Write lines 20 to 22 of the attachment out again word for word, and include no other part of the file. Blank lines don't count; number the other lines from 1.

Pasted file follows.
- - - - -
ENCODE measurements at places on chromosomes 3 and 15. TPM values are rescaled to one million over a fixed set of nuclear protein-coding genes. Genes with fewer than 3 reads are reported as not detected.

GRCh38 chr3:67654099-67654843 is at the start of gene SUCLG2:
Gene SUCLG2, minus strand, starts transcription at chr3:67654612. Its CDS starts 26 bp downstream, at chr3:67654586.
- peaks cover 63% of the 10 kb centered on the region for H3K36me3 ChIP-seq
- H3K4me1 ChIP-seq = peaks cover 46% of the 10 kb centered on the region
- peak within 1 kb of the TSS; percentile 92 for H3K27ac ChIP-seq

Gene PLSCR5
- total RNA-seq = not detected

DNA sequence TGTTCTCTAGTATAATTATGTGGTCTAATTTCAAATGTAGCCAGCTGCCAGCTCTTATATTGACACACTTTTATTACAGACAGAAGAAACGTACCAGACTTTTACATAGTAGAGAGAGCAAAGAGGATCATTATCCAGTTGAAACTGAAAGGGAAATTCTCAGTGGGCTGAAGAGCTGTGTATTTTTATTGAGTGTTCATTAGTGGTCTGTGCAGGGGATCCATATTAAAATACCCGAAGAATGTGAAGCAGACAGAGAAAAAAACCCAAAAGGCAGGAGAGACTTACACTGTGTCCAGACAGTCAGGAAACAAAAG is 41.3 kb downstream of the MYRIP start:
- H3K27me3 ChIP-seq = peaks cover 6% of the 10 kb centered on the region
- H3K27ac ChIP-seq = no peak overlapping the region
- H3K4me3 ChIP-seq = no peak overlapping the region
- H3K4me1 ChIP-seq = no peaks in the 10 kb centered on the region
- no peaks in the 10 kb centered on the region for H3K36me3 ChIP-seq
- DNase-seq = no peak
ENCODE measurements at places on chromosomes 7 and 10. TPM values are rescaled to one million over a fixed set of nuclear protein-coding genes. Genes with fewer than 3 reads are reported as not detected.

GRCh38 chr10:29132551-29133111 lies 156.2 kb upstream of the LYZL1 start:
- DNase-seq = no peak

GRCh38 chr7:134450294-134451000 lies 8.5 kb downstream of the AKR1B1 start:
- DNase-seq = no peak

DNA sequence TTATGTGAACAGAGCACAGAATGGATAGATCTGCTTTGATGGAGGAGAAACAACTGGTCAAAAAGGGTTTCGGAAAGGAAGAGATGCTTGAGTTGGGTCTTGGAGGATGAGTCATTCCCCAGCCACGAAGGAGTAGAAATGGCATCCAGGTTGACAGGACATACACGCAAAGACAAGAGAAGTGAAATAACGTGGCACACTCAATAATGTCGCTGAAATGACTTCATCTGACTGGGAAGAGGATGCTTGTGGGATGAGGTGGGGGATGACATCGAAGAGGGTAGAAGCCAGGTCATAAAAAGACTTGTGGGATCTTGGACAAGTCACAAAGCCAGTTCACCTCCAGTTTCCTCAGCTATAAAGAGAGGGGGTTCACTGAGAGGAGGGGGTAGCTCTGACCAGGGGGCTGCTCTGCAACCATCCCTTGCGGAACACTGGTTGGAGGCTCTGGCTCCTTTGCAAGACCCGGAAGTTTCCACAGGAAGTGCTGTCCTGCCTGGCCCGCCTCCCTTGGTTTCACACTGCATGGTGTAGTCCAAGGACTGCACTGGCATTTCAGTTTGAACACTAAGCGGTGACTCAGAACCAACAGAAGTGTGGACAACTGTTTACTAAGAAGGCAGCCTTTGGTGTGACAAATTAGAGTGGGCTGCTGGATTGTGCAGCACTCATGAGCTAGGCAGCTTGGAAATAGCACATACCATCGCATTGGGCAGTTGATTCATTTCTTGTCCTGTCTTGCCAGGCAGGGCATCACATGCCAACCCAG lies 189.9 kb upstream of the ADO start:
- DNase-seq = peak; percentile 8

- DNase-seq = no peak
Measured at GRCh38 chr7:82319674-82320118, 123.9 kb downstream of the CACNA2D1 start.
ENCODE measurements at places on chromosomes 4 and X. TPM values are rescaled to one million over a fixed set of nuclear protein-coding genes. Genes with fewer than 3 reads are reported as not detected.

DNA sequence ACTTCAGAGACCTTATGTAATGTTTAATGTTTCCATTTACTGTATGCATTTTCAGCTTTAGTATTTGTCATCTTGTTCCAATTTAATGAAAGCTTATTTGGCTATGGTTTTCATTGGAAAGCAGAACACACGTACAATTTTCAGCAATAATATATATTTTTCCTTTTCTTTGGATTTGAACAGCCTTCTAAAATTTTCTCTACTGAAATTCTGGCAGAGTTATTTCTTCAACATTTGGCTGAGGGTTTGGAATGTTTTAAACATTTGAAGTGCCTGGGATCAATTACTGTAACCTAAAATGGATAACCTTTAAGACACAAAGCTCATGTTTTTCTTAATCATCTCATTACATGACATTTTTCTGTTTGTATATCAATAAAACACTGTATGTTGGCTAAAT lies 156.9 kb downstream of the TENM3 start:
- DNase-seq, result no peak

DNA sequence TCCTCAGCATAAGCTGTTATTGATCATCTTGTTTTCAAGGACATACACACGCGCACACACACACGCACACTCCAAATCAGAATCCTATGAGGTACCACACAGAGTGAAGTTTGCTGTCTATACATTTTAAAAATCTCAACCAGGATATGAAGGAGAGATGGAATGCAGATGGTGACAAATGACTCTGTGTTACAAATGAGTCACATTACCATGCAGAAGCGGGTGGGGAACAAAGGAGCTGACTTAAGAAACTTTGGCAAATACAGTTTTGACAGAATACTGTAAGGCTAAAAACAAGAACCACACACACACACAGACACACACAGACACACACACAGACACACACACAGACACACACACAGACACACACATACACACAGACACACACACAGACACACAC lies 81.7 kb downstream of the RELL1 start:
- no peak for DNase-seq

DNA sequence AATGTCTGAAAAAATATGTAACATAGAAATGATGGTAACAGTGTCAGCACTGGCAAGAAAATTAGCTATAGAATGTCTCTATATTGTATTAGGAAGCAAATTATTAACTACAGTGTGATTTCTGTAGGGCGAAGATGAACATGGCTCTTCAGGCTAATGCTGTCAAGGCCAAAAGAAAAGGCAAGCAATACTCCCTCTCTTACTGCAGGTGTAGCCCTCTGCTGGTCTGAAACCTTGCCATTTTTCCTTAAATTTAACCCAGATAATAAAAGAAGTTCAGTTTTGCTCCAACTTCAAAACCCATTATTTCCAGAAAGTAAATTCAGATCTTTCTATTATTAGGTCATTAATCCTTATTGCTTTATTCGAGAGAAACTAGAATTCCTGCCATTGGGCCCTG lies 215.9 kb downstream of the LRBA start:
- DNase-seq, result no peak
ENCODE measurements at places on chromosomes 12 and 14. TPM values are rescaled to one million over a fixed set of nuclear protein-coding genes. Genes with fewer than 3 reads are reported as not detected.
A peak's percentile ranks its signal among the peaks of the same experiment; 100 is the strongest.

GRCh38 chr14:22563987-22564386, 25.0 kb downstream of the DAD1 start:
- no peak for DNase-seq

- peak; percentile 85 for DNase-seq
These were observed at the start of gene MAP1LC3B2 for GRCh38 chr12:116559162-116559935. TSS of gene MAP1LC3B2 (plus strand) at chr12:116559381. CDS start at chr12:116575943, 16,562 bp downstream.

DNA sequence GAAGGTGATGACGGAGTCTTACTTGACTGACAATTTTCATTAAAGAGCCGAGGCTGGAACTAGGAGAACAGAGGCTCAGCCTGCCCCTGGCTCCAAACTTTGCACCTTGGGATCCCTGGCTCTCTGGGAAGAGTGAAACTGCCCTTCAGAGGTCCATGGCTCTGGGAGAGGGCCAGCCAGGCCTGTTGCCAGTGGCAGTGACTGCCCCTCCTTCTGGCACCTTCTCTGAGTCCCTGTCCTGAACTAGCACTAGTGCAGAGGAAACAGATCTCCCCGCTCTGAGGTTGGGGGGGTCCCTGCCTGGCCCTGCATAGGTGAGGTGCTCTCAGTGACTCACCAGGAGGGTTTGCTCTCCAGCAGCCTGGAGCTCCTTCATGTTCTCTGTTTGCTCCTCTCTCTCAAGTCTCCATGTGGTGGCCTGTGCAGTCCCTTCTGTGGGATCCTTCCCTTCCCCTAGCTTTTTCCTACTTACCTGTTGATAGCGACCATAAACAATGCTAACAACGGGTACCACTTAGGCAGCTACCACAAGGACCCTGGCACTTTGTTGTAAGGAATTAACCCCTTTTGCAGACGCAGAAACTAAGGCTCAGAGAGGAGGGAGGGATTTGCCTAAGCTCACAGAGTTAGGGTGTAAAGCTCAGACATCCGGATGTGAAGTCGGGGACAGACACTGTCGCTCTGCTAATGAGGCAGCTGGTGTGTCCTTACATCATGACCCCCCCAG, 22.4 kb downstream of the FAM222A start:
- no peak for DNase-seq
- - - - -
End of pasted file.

- DNase-seq = no peak

DNA sequence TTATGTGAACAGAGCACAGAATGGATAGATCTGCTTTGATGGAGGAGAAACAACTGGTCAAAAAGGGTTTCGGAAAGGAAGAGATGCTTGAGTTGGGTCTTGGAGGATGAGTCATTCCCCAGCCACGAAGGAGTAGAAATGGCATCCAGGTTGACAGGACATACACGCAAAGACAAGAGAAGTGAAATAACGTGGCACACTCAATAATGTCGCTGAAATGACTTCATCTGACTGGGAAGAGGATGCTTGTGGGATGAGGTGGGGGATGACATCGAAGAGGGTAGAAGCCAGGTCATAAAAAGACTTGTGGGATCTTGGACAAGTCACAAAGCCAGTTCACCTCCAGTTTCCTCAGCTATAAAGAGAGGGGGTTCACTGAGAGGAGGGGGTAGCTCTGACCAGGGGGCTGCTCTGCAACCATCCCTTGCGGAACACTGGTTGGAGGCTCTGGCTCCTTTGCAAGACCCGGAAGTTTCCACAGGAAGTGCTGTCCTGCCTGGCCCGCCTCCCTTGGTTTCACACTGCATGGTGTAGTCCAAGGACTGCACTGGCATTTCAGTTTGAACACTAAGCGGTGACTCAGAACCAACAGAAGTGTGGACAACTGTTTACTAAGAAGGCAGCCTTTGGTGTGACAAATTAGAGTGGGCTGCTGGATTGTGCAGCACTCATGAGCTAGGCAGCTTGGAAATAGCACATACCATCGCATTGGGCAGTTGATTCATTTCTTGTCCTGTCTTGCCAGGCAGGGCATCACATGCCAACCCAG lies 189.9 kb upstream of the ADO start:
- DNase-seq = peak; percentile 8